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Northern Illinois Agriculture

University of Illinois Extension
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Corn emergence

We are nearing the end of April when we would normally expect to see early planted corn emerging in northern Illinois. In my travels I have yet to see any corn that can be rowed from the road, despite being planted over two weeks ago. At the Northern Illinois Agronomy Research Center we have corn that has now been in the ground for three weeks in our date of planting study that we expect to emerge this week. We planted at 1 ½ inch depth on April 7th and when scouting the plot earlier today, we carefully dug around the planted seed and found the coleoptile, or shoot, between an inch and an inch and a quarter in length and very close to the soil surface. The reason for the delay in emergence is temperature driven. At our site we went from a night time low of near 50 degrees on April 18th to a night time low of under 25 degrees on April 24th. This has resulted in a swing in the recorded 2 inch soil temperature at DeKalb from 60 degrees mid-month, to our current measured temperature of 41 degrees.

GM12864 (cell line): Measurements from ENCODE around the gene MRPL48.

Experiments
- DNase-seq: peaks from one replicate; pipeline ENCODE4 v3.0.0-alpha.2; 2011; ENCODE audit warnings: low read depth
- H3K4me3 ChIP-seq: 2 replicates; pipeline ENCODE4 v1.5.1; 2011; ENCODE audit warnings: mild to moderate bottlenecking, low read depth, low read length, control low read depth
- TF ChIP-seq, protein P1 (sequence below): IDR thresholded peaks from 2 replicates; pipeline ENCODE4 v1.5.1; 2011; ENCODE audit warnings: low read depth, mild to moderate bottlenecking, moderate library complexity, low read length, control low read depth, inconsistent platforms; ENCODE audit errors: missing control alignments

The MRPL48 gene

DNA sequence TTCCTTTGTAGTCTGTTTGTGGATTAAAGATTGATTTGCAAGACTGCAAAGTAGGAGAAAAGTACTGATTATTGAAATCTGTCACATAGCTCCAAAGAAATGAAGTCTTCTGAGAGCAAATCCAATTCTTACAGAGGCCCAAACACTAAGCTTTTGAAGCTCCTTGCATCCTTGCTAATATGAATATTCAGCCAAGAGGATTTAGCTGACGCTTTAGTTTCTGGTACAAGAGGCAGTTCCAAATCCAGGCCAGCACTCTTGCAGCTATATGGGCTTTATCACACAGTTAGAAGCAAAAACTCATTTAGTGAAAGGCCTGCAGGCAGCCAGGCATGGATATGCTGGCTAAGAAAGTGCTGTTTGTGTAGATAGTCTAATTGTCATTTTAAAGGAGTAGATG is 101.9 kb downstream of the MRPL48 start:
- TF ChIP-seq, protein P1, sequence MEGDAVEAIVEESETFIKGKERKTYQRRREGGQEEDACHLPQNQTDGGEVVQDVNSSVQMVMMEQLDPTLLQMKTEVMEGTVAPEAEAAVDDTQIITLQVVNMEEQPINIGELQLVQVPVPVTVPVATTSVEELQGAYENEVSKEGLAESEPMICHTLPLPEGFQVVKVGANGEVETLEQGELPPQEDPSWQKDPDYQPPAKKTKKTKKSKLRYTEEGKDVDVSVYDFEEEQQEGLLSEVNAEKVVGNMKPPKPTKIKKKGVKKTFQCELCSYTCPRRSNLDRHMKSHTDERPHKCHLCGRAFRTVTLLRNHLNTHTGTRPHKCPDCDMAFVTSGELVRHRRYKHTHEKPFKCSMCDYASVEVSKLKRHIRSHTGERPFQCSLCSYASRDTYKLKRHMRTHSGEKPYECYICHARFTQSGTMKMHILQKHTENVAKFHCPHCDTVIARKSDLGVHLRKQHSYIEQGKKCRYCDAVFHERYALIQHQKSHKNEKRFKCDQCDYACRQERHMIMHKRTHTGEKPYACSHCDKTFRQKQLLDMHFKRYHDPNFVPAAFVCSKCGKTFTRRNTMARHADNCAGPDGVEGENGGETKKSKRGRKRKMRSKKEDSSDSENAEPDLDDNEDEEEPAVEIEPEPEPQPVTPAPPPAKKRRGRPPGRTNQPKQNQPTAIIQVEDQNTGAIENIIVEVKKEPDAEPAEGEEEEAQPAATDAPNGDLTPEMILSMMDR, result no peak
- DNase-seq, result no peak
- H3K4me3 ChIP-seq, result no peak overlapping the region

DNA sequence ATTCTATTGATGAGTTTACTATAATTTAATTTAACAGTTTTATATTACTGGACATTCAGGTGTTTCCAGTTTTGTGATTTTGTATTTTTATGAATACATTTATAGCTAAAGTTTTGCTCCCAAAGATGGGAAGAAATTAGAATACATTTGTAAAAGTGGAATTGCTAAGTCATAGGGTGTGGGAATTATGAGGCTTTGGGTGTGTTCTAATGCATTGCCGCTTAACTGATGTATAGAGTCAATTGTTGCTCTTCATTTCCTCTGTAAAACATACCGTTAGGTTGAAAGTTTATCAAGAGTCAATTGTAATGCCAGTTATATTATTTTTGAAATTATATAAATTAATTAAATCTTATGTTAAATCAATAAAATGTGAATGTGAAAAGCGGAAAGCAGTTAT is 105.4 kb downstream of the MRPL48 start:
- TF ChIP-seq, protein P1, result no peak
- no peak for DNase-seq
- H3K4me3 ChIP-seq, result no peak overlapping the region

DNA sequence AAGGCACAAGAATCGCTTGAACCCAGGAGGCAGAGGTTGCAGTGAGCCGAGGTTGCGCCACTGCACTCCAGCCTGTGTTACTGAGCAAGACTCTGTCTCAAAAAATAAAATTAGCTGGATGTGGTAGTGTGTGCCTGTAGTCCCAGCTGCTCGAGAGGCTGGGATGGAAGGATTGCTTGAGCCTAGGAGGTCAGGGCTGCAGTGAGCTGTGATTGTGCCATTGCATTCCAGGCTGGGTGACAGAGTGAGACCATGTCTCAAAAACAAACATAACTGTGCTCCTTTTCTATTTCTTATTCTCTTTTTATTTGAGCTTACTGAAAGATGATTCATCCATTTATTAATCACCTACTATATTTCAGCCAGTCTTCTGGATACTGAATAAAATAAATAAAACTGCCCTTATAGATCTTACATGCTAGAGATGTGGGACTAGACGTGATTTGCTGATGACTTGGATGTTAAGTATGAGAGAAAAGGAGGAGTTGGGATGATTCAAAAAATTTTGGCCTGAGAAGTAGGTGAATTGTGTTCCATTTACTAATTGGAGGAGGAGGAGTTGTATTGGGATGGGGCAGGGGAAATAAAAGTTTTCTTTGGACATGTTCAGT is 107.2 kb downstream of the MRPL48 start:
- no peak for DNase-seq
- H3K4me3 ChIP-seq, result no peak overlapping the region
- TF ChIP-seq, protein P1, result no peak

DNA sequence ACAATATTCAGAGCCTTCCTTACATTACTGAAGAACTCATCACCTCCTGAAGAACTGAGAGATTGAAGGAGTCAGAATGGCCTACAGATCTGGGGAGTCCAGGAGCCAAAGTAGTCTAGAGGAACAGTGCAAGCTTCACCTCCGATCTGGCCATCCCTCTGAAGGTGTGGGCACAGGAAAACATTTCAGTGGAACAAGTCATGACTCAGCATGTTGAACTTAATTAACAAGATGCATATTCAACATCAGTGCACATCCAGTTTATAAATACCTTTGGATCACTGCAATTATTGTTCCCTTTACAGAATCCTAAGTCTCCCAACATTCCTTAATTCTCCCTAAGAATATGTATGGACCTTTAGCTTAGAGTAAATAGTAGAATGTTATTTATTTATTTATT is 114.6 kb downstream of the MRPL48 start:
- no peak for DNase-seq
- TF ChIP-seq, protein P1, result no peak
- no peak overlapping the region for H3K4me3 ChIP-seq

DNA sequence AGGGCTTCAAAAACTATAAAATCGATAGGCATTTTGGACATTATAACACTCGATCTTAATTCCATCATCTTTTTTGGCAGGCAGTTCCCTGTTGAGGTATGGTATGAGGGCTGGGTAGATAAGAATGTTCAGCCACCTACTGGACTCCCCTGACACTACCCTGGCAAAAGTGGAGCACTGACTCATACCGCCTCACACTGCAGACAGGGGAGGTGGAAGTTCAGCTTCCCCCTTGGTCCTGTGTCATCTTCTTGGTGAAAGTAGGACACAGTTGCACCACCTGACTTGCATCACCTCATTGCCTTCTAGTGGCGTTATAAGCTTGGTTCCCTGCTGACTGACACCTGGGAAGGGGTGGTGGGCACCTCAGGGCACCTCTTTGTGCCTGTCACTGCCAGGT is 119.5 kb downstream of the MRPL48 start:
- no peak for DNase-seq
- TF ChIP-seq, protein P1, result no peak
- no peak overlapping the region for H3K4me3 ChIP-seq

With area farmers likely out of the field because of weekend precipitation, and a projected warmup due this coming weekend, a quick reminder to check stored grain. Ideally grain temperatures should still be in the 30s or below. However, in many instances grain moisture's last fall were above average, and there are many bins with corn moisture's in the range of 16-20%. High moisture grain will spoil quickly if grain temperatures rise. In the bin, headspace warms first which can lead to condensation. Be prepared to provide aeration or plan on moving grain if there is a temperature rise in the grain and  mold activity is starting.

Before the weekend rains we planted our first soybean of the year at the NIARC in our date of planting and population studies.

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